Dan Fromm
31-Mar-2012, 17:45
Michael, thanks for the reply. Without knowing more (shutter engraved Linhof probably means 1950s-60s, Compur shutter isn't informative, serial number would have been), they'll have the same coverage. That's tessars' nature. For f/4.5ers, 110% of focal length is a safe slightly conservative bet. As I wrote, the 150 Xenar to want most is the late 150/5.6.

lbenac
31-Mar-2012, 17:54
As I wrote, the 150 Xenar to want most is the late 150/5.6.

I have one and it is a lens I really like. Coupled with the 210/6.These are great value. I shoot B&W only so cannot comment on color.

Cheers,

Luc

Drew Bedo
31-Mar-2012, 19:27
You already have the Tessar: Buy the camera WITH the Xenaron it. Test both lenses and sell off the one you don't want.

IanG
1-Apr-2012, 02:57
Which Tessar is it ? Not a stupid question as there's the earlier ones in a dial set Compur, pre WWII uncoated on the rimset Compur and coated from 1938 onwards still made by CZJ after WWII, and later the West German Tessars.

My 1950's CZJ 150mm f4.5 T (coated) Tessar is a great lens better coatings than the equivalent Xenars of the time but it's coverage is about the same as my late 150mm f5.6 Xenar, by f22 both are very sharp right to the corners. I found you need to be very carefull centering these lenses if using tilt as they quickly vignette the corners.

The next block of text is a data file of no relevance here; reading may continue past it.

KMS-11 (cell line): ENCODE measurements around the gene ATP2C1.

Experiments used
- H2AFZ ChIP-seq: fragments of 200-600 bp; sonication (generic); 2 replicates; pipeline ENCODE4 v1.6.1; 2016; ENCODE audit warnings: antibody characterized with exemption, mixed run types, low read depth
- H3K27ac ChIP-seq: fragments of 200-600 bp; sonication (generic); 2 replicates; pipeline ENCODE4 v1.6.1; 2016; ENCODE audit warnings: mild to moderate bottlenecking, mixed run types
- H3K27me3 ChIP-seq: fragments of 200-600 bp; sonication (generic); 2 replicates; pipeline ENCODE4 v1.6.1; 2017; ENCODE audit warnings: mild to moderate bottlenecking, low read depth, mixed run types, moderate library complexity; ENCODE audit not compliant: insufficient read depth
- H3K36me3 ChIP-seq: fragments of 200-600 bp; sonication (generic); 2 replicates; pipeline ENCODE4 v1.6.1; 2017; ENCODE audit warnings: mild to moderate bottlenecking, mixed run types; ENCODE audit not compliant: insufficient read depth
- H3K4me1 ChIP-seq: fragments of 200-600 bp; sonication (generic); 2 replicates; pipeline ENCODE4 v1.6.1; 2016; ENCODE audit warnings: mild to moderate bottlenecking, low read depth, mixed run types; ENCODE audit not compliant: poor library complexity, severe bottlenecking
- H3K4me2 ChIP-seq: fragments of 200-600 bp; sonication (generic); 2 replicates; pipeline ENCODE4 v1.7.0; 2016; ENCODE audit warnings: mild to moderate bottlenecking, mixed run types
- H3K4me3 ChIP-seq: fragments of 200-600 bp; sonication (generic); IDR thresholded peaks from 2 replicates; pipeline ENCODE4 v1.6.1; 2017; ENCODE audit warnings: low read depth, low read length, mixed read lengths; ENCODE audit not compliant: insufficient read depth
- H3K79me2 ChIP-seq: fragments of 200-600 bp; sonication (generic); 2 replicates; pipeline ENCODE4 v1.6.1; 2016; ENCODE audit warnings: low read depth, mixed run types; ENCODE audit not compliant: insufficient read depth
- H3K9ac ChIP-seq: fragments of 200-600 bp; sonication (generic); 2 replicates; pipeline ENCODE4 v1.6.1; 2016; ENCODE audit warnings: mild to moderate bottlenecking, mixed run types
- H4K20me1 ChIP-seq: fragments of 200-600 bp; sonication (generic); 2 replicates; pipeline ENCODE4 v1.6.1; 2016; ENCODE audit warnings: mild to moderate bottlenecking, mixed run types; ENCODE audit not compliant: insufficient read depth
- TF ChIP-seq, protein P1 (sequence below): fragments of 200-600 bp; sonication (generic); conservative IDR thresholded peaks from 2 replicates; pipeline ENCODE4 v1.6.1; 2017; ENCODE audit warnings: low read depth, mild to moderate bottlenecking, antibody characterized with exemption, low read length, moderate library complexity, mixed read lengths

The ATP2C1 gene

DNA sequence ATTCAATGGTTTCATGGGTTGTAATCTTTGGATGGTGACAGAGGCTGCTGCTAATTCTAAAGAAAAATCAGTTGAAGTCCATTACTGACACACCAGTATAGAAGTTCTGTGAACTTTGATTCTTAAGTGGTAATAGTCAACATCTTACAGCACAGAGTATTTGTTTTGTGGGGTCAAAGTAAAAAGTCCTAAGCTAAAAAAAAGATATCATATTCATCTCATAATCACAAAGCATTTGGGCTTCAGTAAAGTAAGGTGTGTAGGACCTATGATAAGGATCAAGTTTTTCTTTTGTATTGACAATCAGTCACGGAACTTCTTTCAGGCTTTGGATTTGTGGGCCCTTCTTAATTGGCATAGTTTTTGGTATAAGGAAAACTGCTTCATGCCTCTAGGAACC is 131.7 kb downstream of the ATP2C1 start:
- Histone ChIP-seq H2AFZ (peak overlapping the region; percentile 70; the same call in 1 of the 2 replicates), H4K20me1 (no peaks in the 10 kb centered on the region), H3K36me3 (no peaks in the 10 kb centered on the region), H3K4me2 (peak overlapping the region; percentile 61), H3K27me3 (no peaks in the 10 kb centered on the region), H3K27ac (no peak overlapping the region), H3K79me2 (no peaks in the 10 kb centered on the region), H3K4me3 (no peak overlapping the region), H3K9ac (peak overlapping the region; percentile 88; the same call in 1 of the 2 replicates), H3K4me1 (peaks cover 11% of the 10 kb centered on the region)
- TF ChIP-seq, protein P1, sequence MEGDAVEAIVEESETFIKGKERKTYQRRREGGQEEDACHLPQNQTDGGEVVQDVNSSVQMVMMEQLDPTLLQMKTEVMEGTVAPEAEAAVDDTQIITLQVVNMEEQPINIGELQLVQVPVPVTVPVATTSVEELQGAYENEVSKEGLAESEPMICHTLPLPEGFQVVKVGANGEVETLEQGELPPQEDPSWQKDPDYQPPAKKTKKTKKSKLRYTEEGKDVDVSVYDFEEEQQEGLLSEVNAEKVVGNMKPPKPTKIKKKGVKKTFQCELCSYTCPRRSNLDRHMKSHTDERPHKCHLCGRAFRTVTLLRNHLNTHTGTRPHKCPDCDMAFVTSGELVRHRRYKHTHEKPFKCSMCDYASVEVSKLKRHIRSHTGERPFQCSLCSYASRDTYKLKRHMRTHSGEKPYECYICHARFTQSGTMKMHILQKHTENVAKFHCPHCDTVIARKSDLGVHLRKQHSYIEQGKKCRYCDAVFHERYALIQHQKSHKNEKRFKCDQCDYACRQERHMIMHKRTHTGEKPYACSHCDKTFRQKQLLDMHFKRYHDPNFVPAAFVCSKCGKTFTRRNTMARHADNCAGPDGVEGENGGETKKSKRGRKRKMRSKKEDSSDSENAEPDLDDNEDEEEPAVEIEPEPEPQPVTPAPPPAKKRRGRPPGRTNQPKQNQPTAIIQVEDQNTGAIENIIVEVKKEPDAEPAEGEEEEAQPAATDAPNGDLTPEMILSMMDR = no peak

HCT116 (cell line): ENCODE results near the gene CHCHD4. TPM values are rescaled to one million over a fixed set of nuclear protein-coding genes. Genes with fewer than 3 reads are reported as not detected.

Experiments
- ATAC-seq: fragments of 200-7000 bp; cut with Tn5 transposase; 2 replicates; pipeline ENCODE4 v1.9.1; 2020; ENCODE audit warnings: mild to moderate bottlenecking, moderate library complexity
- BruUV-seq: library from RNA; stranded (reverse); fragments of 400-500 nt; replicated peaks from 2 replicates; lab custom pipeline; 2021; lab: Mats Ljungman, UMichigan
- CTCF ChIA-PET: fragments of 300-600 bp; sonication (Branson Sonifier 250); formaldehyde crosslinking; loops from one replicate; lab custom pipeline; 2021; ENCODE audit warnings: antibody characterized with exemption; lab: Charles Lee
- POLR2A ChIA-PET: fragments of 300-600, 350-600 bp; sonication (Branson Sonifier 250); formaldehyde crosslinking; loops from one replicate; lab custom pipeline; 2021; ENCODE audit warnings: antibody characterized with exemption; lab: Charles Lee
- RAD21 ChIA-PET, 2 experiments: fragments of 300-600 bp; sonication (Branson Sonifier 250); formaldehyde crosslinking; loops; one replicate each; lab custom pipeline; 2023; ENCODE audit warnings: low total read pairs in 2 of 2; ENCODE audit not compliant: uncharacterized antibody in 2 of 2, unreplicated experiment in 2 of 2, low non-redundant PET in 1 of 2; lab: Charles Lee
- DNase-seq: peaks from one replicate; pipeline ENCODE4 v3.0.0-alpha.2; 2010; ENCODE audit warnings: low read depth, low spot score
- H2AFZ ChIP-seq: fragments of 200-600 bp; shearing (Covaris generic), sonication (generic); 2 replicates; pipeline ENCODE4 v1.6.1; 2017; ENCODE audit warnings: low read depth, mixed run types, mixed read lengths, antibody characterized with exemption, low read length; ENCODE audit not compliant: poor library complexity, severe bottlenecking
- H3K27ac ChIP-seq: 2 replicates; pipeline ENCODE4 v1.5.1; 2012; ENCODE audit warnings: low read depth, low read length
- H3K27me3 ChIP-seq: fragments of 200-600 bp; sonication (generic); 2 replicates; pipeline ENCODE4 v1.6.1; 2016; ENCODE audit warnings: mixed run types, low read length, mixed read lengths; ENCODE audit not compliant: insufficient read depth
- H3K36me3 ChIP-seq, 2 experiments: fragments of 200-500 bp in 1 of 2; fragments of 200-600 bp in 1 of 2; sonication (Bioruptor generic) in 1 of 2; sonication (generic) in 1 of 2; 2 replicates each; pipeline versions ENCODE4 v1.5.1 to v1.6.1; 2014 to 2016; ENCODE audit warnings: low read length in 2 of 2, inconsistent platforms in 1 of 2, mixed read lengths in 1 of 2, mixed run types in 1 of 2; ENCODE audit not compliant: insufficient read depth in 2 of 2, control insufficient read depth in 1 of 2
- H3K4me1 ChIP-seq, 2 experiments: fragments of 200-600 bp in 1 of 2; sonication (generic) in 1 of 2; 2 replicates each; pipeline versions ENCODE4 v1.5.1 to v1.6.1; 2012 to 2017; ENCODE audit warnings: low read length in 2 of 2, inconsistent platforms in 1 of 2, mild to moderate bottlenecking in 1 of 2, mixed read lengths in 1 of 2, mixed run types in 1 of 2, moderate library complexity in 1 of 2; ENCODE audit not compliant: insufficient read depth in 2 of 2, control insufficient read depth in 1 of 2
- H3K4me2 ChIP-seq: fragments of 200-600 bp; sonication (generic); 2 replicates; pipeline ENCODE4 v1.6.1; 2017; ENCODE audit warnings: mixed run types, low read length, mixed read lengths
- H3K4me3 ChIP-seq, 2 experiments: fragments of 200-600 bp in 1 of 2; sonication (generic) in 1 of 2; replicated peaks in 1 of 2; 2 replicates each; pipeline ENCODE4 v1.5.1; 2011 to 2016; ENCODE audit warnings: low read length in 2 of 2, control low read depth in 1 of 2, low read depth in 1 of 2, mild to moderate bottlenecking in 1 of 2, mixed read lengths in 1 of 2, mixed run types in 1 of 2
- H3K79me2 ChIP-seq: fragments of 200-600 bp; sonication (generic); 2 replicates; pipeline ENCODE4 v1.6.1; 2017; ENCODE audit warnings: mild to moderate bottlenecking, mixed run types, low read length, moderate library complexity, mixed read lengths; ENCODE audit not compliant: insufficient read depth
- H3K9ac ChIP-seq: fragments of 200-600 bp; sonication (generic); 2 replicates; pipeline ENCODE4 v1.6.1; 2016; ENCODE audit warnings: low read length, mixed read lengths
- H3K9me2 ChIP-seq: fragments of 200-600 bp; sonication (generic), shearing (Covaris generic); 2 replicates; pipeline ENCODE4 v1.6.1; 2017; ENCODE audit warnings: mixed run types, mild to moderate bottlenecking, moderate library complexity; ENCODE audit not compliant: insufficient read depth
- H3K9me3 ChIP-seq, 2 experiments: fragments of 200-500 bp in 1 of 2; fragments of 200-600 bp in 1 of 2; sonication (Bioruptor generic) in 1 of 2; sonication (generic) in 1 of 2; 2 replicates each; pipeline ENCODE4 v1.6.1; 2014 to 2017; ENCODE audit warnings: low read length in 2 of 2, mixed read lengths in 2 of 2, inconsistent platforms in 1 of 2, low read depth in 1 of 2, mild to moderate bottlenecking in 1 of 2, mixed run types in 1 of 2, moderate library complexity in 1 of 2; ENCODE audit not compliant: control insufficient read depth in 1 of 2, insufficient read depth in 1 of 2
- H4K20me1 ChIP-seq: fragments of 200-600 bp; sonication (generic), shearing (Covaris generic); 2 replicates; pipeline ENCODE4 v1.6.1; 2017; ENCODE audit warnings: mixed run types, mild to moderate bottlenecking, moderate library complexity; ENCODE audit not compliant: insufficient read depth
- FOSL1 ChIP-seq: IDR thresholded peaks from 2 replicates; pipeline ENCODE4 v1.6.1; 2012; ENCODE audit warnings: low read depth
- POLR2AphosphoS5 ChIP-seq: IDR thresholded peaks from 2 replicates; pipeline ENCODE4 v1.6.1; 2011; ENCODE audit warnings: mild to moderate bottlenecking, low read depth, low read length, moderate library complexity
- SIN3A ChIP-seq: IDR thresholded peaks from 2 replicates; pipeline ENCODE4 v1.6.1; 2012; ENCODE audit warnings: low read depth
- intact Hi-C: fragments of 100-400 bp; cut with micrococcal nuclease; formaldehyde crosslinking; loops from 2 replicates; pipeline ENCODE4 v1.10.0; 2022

Ian

Michael Graves
1-Apr-2012, 08:23
I went down an picked up the camera yesterday. The Tessar in a rim-set Compur. I does not look to be coated, but that could just be that I don't know what to look for. The Xenar is a pretty little thing, It is also in a compur. I'm going to mount it on a lens board and take it out with my Chamonix and shoot the same photo with both and see if I can tell any differences. I'll also see if there is any difference in image circle based on pure observation. Now that I have them both hand in hand, I can say that the Xenar is only slightly larger than the Tessar. Looking at it in a photo when mounted on the camera made it look bigger than it was. It is, however a little larger. It is definitely coated. I doubt if I'll be able to get out this weekend, but I'll try to do a serious comparison of the two and post what I find out here. It should be fun regardless of the results.

jp
2-Apr-2012, 09:44
I'd also consider the smoothness/roundness of the aperture blades when comparing the two lenses. It's sometimes not desirable to see iris shapes in the background of photos when you could be seeing a smooth round bokeh like the Tessar style is known for.

Steve Hamley
2-Apr-2012, 10:28
Schneider made Xenars from no later than 1931 until fairly recently.

And Carl Zeiss still does! Check out the lens on the soon-to-be-released Nokia Lumina 900 - a Carl Zeiss Tessar.

http://stuffmideast.com/2012/01/12/122194/hands-on-review-nokia-lumia-900/